Following a meeting between its representatives and those of the Brighton Hove & District Trades Council, Brighton & Hove Green Party and the Brighton People’s Assembly, the Synergy Centre issued a statement BrightoningLivesMay2016 which has been seen by some as a commitment to withdraw from workfare.
Brighton Benefits Campaign has replied to the statement, questioning this supposed commitment (which would not have been forthcoming at all if various organisations had not threatened to boycott the Synergy Centre unless it withdrew).
The Synergy Centre is not simply an odd charity that uses workfare. By hosting and supporting the Brightoning Lives project and by its acceptance of Community Work Placements, it has chosen to be an integral part of the government’s workfare project and its ideology. The reasons are:
1. Workfare is part of the government’s campaign to demonise claimants and to mystify the real causes of unemployment. The Synergy Centre is happy to contribute to this propaganda, by stating on its website that the benefits system affects claimants’ ‘behaviour’ and makes them ‘stick with unemployment’, and in the statement that workfare is ‘helping people into employment’. The Synergy Centre’s involvement in workfare is entirely consistent with its stated ideological position.
2. The Synergy Centre makes misleading comparisons between the Community Work Programme and other workfare schemes. Previously introduced schemes involved the voluntary sector too. The Community Work Programme is also part of the ongoing government attempt to transform the voluntary sector into a compulsory sector that one day could replace jobs in public services. We are already aware that Jobcentre workers are being substituted by claimants on workfare, and organisations such as the NHS are increasingly relying on unpaid volunteers. By convincing the left that the Community Work Programme is acceptable, the Synergy Centre is helping the government’s project.
3. The Synergy Centre has rescued Seetec from its difficulty in placing claimants, by hosting a project whose aim was to receive claimants from Seetec. One of Seetec’s subcontractors, paid public money to find placements, set up and now runs the Brightoning Lives scheme. This is an alarming conflict of interests.
4. Seetec’s difficulties in placing claimants was the result of over six years of successful campaigning against workfare, which educated people about the implications of workfare, made the government retreat from placing claimants with businesses, and made a large number of charities withdraw from schemes – over 644 having already signed up to Keep Volunteering Voluntary. By convincing people that the Community Work Programme is acceptable, the Synergy Centre is undermining these gains, and sabotaging the ongoing campaign by Boycott Workfare which is specifically addressing the CWP.
5. The statement that Brightoning Lives does not replace jobs and does not make profits is misleading. Brightoning Lives asks clients to pay for their services and also competes with small businesses such as decorators, dog walkers and gardeners. Claimants decorated the Synergy Centre for free, increasing its value. All this would be pure profit because they are not paid for their labour. Also, by their own admission, Brightoning Lives has ‘financial ties to the CWP’.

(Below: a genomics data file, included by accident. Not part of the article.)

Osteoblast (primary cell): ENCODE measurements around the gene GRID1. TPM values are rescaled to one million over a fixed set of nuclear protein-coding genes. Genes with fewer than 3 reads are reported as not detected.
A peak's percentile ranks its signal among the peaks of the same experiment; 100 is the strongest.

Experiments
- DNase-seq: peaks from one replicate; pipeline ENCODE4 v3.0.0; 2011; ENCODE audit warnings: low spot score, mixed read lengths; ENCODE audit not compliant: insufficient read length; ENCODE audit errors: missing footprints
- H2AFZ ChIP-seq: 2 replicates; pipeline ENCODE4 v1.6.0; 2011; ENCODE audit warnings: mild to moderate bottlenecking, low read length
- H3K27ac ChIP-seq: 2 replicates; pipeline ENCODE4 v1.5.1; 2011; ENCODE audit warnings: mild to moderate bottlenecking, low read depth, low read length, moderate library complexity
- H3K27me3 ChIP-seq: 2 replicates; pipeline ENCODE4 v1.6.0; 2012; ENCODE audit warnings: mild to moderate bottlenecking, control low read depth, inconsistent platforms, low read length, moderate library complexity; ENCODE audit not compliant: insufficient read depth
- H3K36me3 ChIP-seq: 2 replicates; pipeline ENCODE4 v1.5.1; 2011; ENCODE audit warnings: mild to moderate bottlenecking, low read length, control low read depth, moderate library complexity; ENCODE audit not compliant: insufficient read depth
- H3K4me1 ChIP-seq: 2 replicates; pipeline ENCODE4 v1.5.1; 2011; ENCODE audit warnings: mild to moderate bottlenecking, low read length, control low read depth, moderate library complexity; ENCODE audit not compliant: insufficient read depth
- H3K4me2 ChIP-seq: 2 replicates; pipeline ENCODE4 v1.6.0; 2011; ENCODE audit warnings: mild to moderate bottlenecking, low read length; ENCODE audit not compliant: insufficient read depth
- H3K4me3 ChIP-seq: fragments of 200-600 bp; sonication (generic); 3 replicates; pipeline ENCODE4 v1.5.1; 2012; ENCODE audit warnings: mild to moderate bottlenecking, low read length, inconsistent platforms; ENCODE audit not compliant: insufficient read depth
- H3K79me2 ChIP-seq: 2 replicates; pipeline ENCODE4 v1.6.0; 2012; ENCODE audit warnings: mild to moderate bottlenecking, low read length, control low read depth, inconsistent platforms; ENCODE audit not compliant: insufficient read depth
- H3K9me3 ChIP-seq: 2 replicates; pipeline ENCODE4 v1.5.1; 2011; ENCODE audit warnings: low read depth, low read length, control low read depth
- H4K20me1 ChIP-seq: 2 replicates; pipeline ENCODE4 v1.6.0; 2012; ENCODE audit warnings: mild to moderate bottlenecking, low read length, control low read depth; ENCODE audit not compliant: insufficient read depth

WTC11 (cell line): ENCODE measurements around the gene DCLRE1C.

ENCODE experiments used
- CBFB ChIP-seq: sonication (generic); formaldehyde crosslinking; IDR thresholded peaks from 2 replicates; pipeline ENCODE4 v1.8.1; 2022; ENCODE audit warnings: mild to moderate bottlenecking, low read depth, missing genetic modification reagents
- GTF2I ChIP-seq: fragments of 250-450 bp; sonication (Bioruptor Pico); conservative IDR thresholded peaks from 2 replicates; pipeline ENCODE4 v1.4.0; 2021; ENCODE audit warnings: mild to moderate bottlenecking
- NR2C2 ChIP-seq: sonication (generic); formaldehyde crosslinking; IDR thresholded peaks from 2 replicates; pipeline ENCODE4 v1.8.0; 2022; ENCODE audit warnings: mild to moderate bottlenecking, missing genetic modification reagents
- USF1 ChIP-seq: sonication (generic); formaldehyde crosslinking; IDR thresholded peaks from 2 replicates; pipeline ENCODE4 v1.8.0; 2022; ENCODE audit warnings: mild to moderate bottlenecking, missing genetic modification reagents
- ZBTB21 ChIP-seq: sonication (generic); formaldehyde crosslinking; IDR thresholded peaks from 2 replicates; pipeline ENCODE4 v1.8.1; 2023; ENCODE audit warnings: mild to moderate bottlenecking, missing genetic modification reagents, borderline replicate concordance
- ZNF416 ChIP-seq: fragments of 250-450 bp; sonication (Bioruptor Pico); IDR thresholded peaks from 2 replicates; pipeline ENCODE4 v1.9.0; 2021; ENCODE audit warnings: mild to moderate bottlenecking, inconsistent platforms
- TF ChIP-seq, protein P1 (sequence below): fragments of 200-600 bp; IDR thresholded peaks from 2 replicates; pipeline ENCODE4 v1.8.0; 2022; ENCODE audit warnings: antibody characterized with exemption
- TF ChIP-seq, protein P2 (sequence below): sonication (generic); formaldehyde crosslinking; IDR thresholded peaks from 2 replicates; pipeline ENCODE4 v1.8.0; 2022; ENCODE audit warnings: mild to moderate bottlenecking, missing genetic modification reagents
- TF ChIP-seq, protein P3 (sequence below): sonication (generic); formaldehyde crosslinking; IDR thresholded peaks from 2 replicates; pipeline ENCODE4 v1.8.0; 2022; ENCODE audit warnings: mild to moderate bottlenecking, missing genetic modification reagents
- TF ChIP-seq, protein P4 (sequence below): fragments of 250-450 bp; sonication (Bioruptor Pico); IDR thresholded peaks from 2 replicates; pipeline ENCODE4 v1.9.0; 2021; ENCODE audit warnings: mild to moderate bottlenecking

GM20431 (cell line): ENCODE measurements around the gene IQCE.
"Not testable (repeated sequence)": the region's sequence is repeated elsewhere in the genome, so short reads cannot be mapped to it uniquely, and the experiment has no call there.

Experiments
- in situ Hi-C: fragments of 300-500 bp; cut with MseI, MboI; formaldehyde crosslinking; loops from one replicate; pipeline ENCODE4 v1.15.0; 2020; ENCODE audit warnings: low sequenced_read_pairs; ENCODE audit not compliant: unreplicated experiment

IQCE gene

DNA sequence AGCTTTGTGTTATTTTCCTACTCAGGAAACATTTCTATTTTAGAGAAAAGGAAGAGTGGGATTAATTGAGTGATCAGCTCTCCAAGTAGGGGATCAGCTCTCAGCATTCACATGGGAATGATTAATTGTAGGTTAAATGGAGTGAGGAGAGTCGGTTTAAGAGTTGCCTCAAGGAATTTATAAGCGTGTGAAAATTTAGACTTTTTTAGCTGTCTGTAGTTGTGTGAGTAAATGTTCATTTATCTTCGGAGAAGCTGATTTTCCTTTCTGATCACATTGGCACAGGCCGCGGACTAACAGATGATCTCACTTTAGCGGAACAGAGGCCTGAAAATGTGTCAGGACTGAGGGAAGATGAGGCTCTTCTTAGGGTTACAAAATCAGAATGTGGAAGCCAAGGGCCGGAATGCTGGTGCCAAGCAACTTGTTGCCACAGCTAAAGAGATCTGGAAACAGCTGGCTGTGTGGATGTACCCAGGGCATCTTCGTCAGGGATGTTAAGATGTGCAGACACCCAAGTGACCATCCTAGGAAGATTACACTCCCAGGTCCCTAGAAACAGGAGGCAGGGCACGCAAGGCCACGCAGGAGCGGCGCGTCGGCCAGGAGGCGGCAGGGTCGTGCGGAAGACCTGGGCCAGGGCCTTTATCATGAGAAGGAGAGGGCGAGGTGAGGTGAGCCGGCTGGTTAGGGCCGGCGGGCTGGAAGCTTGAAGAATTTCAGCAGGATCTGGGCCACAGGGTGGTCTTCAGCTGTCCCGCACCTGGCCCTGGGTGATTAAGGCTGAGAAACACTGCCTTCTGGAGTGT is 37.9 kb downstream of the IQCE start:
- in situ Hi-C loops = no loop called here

6. The statement’s claim that claimants can return to Seetec sanction-free is questionable, and in fact is countered by stating that participants “are not forced against their will to attend – from the outset they are given a choice to either remain or return to Seetec to be placed elsewhere.” In other words claimants are given the choice to attend workfare at the Synergy Centre or to perform it somewhere else, or to sit in the Seetec office for 35 hours a week doing nothing. They are not given the choice to not attend at all, and by its involvement the Synergy Centre is helping to prolong this situation. We know that claimants attended the project in fear of sanctions. Some have complained that they have been forced to do mind-numbing and harmful activities eg. cutting brambles without gloves, without any health and safety considerations.
7. The termination of the scheme is not the same as a conscious withdrawal from it. When Brighton Benefits Campaign delegates talked to the Synergy Centre’s directors about ending their connection with workfare and signing up to ‘Keep Volunteering Voluntary’, this was treated with utter contempt. The Synergy Centre’s refusal to sign up to the Keep Volunteering Voluntary agreement means that they can ‘withdraw’ from this scheme and enter into another one later. The Synergy Centre is continuing to use workfare as long as the scheme lasts and the fact that this scheme terminates does not change their position in principle. It is absurd that the Synergy Centre is committing to a ‘transitional’ period that will end in September – why does it take four months to withdraw from a scheme they have only been involved in for two months to begin with?
From everything that they have said, it is clear that Brightoning Lives / Synergy Centre are not committed to opposing workfare, and have instead justified workfare schemes. They have refused to sign the Keep Volunteering Voluntary agreement, showing contempt for the campaign. They are undermining the war against workfare which Boycott Workfare, Brighton Benefits Campaign, SolFed and other groups have been successfully waging for the last six years. We will continue to work for a boycott of the Synergy Centre by radical and left wings groups.